In the boom times when everyone was awash with cash, companies were throwing money at as many community projects as they could. That’s all changed as belts have tightened. Now there is less community investment money to go around and companies want to see proof of their return on their investment.
I was looking at the cost of a basic university course in risk management and was shocked to see how much it costs. Basic three-year degrees cost as much as a top-of-the-range sedan. Not too long ago my son started a finance degree (he’s completed it) at a university and the rector in his opening address to parents remarked that the university had place for 22,000 students and had to turn away 12,000.
What a business to be in. Demand is strong despite the economy. Fees are so high that you are unable to pay for them unless you take out an education policy on the day your child is born or save for years for an amount that could buy you an apartment in a reasonably good area.
Education towards sustainability is even more expensive. At the high end, a basic one-day seminar on sustainability risk management costs up to R10,000.
For the start-up or small business, the costs of tuning up your skills in the area of sustainability can seriously challenge your non-existent training budget. Okay, that’s not to say that small businesses don’t invest in training. In fact, I was just looking at some information that showed small- to medium-size businesses invest the most money in skills.
How then do you find out the latest information, advice and techniques to take advantage of sustainability in your business? You’d be lucky to find any so-called “free” course on the market, and if you did, you will find that the information is heavily laced with sales messages for the service provider and their partners. Not only that but information is also often skewed towards forcing sustainability down suppliers’ throats. The materials have scant value to help a start-up or small business secure competitive advantage from sustainability practices.
Not all advice needs to come at a shockingly high price. One medium-size business reduced their energy consumption by 10% using a no-cost method that is so obvious but something that you won’t find on any sustainability course.
Another entrepreneurial business person in a dyed-in-the-wool business made one simple change to his process and his profits shot up.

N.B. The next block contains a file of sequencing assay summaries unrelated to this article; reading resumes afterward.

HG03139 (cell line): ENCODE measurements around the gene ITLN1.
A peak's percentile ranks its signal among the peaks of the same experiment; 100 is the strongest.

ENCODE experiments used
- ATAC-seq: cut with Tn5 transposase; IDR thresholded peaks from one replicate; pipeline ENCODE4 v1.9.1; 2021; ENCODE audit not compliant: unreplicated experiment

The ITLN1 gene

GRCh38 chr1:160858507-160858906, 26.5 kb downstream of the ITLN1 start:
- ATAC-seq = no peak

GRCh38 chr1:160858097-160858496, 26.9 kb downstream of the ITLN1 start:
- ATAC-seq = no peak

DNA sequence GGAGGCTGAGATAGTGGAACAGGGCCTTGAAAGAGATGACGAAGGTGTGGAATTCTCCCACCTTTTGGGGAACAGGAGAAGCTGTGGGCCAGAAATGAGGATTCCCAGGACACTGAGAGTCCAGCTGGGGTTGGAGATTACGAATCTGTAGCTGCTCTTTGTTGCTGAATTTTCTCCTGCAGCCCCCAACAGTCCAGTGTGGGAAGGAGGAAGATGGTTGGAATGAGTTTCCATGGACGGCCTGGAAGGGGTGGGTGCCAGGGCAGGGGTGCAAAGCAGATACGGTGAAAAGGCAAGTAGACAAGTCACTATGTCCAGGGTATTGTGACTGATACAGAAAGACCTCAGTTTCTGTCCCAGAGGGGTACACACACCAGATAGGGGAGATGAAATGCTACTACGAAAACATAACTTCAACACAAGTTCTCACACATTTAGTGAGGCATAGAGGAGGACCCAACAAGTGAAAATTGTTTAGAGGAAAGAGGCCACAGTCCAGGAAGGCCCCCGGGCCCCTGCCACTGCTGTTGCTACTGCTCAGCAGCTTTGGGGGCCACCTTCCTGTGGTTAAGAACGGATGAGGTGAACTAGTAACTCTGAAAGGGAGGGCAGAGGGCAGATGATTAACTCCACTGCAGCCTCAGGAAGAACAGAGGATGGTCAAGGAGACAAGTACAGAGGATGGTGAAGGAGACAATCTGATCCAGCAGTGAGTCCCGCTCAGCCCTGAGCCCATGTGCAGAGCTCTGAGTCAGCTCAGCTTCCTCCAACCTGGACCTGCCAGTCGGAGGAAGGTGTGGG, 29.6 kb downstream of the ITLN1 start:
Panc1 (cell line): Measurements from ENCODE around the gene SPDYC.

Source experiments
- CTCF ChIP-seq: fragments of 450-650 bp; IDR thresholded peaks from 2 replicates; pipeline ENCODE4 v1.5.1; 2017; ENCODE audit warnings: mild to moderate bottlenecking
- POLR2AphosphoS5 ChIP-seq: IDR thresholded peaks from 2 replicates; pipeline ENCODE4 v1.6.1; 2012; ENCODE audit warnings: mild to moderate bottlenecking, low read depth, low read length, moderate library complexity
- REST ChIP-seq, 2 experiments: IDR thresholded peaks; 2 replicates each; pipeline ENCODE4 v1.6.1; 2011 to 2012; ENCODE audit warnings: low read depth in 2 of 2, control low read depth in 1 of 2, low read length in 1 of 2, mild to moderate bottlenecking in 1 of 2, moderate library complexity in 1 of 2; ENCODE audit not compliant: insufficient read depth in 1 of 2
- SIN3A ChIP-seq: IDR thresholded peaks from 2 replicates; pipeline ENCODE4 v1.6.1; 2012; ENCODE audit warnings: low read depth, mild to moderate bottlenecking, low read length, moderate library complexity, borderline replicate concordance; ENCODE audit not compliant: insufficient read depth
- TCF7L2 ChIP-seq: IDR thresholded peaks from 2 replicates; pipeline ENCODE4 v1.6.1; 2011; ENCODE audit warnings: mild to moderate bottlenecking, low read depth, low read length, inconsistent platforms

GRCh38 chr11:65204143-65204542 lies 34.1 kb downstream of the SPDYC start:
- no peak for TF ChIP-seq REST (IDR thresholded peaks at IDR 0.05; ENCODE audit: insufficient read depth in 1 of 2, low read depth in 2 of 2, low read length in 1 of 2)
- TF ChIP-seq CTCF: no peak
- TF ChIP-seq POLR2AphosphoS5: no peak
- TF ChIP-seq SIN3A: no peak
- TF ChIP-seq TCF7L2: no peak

For the costs of taking less than 30 seconds of your time, you can put your name down below and receive valuable regular tips, techniques, advice, suggestions that will help you tune-up your sustainability skills for a stronger competitive edge at a time when just that small difference can keep the wolf from the door and bring you improved profits.
The bartender says “What’ll ya have?”
The climate scientist says, “I’ll have a beer.”
Turning his thumb towards the climate denier, he adds, “This jerk will have an extra strong hurricane. And no ice.”
“The illiterate of the 21st century will not be those who cannot read and write, but those who cannot learn, unlearn, and relearn.” ? Alvin Toffler
I was talking to a young sustainability practitioner this week who told me his biggest challenge: he’s trying to introduce a recycling program but managers have stopped him because they say they won’t pay for the cost.
You’d think managers in an industrial research company would be forward thinking.
I wondered what this organisation’s shareholders would say about this resistance to change, to halt progress.
The word “sustainability” is often looked upon as a nice-to-have but is attacked when its proponents recommend changes, especially changes to the status quo that might inconvenience people or require some small initial capital outlay.
Research carried out for the ultra-conservative and over-sensitive, recommends that the “S” word is not to be mentioned in business circles or in companies. Forbidden words are “zero waste”. Instead, one must use “lean production”. Another word that requires censorship is “greenhouse gas emissions”. Rather use the term “reduce energy spend”, they say.
It makes sense to couch language in terms that will be understood an appeal to end users or customers as any effective salesperson will know. But to tip-toe around words that have to do with sustainability is perhaps taking things too far.
Sustainability, the term by the way has been around for almost 40 years, is not supposed to be familiar to start-ups and small businesses. The word is seem to be mainly used by large corporate enterprises and public organisations. However, while the term “sustainability” points to an ideal future state, the practice of sustainability is something that small businesses do all the time. Not all of them, mind you, but a large number.
Why is then that small businesses buy second-hand office furniture rather than new?
How come they are the first to support local community charity drives?
Why is it that they look at every way possible to save energy costs?
How come they substitute existing raw materials with more eco-friendly raw materials?
What motivates them to provide entry-level jobs to young people in local communities?
Yes, start-ups and small businesses could do more when it comes to sustainability but I don’t buy the argument that they are doing nothing or very little.
In this economy lean and green make business sense.
Smaller companies are much more expert at saving costs, reusing materials such as stationery and packaging and buying new only when they absolutely have to than giant businesses.